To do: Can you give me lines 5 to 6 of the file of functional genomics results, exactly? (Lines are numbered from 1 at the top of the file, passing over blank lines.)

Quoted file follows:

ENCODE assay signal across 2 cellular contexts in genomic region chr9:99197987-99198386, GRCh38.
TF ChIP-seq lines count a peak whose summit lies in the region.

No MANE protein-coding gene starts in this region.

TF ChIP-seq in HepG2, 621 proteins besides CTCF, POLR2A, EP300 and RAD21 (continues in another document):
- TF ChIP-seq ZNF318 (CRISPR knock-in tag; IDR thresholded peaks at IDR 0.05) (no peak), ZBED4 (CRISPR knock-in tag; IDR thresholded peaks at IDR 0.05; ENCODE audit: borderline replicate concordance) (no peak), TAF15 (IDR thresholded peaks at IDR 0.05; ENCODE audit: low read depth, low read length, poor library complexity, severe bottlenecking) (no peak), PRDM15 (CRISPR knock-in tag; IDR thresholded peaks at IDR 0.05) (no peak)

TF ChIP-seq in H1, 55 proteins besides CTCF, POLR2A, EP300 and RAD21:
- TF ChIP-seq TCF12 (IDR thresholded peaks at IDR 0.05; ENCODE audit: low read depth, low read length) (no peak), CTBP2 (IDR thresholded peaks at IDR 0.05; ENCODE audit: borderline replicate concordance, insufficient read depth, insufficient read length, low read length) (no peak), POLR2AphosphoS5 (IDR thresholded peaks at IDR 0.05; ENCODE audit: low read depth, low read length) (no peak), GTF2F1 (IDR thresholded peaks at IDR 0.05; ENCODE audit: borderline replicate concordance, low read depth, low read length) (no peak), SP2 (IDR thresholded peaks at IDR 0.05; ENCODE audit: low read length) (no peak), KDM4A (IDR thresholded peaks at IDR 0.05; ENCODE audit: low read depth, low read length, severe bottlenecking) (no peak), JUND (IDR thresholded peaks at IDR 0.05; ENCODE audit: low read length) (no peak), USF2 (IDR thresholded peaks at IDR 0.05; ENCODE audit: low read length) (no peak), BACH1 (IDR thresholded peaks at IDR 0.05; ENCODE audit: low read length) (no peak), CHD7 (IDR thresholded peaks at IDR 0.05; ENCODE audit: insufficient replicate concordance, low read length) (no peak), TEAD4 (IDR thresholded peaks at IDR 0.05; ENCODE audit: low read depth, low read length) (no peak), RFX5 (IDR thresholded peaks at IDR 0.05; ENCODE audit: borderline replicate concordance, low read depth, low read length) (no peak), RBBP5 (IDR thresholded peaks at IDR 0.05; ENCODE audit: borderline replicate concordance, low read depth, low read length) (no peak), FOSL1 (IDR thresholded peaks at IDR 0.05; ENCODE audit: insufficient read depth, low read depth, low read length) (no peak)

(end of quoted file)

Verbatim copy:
- TF ChIP-seq ZNF318 (CRISPR knock-in tag; IDR thresholded peaks at IDR 0.05) (no peak), ZBED4 (CRISPR knock-in tag; IDR thresholded peaks at IDR 0.05; ENCODE audit: borderline replicate concordance) (no peak), TAF15 (IDR thresholded peaks at IDR 0.05; ENCODE audit: low read depth, low read length, poor library complexity, severe bottlenecking) (no peak), PRDM15 (CRISPR knock-in tag; IDR thresholded peaks at IDR 0.05) (no peak)

TF ChIP-seq in H1, 55 proteins besides CTCF, POLR2A, EP300 and RAD21: